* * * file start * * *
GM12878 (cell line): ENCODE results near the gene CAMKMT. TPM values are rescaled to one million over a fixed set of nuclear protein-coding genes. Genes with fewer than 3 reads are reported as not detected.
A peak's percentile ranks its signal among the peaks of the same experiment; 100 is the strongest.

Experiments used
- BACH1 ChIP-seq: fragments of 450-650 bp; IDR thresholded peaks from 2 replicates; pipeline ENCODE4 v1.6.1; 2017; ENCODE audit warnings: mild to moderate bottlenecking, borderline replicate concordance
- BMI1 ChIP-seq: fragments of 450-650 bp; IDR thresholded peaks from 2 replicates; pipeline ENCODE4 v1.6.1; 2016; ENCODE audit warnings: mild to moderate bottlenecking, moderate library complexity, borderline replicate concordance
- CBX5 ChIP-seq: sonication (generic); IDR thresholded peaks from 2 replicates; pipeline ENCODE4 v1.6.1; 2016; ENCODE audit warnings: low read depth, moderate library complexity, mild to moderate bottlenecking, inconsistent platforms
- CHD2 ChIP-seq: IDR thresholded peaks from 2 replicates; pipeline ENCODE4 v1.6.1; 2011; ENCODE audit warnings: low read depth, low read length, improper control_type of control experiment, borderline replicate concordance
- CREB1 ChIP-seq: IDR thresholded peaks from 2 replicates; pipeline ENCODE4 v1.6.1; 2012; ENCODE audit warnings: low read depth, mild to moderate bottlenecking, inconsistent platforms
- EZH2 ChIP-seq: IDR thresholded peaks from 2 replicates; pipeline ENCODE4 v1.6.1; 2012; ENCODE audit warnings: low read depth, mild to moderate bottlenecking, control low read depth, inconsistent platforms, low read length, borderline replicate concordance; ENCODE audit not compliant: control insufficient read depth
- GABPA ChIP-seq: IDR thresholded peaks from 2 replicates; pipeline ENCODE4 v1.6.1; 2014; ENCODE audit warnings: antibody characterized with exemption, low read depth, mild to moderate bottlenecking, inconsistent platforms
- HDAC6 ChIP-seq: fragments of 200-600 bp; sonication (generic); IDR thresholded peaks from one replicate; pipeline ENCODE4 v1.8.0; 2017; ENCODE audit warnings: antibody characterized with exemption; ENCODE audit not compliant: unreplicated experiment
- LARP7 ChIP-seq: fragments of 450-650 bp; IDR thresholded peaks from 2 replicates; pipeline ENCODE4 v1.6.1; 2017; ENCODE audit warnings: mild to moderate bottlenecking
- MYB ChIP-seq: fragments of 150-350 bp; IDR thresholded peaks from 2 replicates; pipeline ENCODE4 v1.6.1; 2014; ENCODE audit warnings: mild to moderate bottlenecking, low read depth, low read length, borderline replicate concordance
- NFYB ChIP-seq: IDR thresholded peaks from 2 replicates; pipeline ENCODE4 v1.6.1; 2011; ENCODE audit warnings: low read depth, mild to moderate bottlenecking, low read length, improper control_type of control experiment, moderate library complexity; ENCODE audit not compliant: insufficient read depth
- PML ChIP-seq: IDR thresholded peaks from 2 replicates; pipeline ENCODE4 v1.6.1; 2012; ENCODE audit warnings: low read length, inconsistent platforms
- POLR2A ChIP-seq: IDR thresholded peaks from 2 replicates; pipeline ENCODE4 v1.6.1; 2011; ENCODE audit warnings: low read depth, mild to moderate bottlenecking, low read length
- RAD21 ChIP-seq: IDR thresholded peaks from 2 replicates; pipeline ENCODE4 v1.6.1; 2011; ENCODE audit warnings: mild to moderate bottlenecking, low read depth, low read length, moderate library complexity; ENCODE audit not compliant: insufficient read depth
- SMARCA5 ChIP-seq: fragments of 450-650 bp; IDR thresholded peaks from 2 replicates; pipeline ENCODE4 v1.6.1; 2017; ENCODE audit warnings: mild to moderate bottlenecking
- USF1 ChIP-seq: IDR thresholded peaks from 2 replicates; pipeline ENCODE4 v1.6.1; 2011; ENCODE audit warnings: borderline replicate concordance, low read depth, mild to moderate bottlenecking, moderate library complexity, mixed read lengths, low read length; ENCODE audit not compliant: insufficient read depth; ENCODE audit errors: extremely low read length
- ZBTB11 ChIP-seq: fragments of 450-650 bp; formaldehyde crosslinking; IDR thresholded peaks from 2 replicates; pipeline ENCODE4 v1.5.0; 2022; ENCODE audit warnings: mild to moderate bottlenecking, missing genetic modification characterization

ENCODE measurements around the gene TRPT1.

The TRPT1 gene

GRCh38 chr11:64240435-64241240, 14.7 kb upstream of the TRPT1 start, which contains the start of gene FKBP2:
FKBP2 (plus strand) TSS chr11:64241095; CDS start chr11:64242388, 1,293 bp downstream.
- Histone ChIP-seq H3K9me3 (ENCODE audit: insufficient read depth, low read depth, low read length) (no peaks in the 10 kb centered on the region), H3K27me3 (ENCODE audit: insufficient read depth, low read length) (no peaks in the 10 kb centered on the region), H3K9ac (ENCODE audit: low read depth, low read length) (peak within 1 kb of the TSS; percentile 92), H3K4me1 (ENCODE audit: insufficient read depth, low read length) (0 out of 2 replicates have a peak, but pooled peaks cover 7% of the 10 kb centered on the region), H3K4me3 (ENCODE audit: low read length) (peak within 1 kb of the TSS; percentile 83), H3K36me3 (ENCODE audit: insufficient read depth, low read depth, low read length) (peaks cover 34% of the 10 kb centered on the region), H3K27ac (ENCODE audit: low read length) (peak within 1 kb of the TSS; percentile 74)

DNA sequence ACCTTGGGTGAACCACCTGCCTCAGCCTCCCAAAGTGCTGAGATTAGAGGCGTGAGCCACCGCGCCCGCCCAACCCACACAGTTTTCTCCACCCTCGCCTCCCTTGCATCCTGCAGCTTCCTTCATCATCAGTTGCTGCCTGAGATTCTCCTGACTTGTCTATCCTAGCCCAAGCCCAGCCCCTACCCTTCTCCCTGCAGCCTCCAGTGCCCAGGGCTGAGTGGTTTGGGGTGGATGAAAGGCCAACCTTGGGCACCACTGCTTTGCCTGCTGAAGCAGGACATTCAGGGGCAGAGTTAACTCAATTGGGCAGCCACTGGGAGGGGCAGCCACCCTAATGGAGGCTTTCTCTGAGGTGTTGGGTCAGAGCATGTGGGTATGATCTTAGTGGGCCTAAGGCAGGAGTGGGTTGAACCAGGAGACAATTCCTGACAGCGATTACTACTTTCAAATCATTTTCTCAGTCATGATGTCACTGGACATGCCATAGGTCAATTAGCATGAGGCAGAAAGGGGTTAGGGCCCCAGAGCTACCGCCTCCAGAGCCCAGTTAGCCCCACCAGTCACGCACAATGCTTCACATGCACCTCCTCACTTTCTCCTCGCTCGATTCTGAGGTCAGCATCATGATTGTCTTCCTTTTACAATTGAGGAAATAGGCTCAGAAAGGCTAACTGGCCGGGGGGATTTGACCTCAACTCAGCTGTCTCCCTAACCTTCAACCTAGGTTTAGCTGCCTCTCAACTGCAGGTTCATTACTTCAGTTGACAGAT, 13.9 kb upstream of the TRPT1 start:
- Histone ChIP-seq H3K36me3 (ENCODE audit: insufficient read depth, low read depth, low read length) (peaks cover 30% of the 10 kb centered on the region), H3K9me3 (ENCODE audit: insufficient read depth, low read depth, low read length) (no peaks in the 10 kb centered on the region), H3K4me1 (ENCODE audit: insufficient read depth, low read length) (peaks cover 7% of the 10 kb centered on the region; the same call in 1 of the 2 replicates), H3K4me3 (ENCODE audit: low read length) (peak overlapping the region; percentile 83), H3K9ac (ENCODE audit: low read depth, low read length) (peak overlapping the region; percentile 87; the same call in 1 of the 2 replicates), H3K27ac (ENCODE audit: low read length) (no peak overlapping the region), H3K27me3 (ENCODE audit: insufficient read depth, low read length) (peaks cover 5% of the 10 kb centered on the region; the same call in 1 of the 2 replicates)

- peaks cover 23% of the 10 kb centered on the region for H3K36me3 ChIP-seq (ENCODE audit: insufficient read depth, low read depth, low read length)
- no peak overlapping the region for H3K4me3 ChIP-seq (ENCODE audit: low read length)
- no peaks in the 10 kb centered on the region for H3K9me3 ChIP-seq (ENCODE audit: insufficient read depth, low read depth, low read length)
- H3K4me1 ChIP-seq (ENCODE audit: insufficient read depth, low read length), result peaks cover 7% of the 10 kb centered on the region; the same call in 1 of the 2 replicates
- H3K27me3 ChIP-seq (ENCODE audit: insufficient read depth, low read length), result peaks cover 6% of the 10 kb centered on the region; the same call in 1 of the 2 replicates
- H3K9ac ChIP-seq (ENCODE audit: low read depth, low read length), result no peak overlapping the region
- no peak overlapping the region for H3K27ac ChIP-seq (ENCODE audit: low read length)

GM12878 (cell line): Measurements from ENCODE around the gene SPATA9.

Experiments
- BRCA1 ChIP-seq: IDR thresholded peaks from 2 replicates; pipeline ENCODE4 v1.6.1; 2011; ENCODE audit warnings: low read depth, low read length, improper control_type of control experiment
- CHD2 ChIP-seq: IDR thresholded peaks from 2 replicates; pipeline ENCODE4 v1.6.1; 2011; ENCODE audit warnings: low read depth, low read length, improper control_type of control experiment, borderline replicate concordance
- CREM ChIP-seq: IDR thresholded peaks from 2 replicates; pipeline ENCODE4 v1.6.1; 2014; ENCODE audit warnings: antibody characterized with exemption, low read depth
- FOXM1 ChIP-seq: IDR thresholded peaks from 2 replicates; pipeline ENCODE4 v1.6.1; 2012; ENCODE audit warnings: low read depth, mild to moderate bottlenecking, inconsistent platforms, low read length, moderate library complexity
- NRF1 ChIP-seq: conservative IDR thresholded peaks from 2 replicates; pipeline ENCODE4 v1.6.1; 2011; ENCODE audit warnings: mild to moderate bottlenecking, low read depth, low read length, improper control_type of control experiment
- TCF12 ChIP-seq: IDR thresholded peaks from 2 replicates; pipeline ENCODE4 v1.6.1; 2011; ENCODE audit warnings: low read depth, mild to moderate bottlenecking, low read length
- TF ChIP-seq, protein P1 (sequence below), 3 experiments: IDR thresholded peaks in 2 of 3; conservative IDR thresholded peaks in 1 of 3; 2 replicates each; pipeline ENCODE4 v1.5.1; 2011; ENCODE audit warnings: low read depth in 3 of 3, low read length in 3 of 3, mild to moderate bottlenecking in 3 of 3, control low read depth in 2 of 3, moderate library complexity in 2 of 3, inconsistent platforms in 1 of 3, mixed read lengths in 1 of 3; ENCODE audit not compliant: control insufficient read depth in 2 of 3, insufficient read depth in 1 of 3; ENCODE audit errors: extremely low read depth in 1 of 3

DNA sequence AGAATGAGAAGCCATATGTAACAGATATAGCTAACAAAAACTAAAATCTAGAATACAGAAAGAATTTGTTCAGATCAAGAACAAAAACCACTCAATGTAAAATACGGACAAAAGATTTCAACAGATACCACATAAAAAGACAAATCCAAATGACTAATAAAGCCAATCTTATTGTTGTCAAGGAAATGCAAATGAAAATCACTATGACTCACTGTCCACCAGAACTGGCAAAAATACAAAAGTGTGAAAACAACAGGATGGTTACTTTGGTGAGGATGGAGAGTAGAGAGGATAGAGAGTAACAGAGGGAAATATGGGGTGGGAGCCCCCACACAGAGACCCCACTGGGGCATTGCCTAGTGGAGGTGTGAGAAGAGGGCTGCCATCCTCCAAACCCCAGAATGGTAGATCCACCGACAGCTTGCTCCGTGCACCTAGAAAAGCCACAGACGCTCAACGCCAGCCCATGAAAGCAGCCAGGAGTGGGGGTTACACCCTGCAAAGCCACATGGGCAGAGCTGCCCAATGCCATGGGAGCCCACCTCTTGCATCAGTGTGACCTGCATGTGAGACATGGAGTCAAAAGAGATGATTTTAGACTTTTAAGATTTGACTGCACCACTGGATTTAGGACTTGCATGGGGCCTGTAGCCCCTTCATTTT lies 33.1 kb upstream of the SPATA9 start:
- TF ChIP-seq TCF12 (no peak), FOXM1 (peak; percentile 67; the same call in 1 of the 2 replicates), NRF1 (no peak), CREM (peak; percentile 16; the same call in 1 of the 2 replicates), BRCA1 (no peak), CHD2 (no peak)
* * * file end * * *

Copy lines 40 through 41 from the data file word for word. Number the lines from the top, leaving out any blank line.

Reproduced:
- FOXM1 ChIP-seq: IDR thresholded peaks from 2 replicates; pipeline ENCODE4 v1.6.1; 2012; ENCODE audit warnings: low read depth, mild to moderate bottlenecking, inconsistent platforms, low read length, moderate library complexity
- NRF1 ChIP-seq: conservative IDR thresholded peaks from 2 replicates; pipeline ENCODE4 v1.6.1; 2011; ENCODE audit warnings: mild to moderate bottlenecking, low read depth, low read length, improper control_type of control experiment